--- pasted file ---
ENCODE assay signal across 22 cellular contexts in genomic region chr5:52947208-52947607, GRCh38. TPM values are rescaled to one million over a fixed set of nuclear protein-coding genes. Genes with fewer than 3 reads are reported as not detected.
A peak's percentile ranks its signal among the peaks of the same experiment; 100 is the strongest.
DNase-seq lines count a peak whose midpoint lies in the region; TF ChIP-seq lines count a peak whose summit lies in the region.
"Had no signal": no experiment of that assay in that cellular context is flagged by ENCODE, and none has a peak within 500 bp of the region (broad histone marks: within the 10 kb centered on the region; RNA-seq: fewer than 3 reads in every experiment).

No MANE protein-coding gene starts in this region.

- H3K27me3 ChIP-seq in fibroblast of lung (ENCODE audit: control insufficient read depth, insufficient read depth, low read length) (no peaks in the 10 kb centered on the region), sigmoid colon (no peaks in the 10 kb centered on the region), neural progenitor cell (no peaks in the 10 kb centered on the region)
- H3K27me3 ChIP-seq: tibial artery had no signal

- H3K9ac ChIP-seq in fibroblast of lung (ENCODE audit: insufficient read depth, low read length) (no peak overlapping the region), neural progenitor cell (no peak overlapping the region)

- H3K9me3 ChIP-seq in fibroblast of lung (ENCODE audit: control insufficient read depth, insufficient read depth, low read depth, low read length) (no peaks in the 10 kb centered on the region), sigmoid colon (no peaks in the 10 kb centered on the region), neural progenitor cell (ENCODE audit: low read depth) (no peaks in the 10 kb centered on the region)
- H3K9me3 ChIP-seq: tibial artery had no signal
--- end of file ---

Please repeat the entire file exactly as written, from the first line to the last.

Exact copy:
ENCODE assay signal across 22 cellular contexts in genomic region chr5:52947208-52947607, GRCh38. TPM values are rescaled to one million over a fixed set of nuclear protein-coding genes. Genes with fewer than 3 reads are reported as not detected.
A peak's percentile ranks its signal among the peaks of the same experiment; 100 is the strongest.
DNase-seq lines count a peak whose midpoint lies in the region; TF ChIP-seq lines count a peak whose summit lies in the region.
"Had no signal": no experiment of that assay in that cellular context is flagged by ENCODE, and none has a peak within 500 bp of the region (broad histone marks: within the 10 kb centered on the region; RNA-seq: fewer than 3 reads in every experiment).

No MANE protein-coding gene starts in this region.

- H3K27me3 ChIP-seq in fibroblast of lung (ENCODE audit: control insufficient read depth, insufficient read depth, low read length) (no peaks in the 10 kb centered on the region), sigmoid colon (no peaks in the 10 kb centered on the region), neural progenitor cell (no peaks in the 10 kb centered on the region)
- H3K27me3 ChIP-seq: tibial artery had no signal

- H3K9ac ChIP-seq in fibroblast of lung (ENCODE audit: insufficient read depth, low read length) (no peak overlapping the region), neural progenitor cell (no peak overlapping the region)

- H3K9me3 ChIP-seq in fibroblast of lung (ENCODE audit: control insufficient read depth, insufficient read depth, low read depth, low read length) (no peaks in the 10 kb centered on the region), sigmoid colon (no peaks in the 10 kb centered on the region), neural progenitor cell (ENCODE audit: low read depth) (no peaks in the 10 kb centered on the region)
- H3K9me3 ChIP-seq: tibial artery had no signal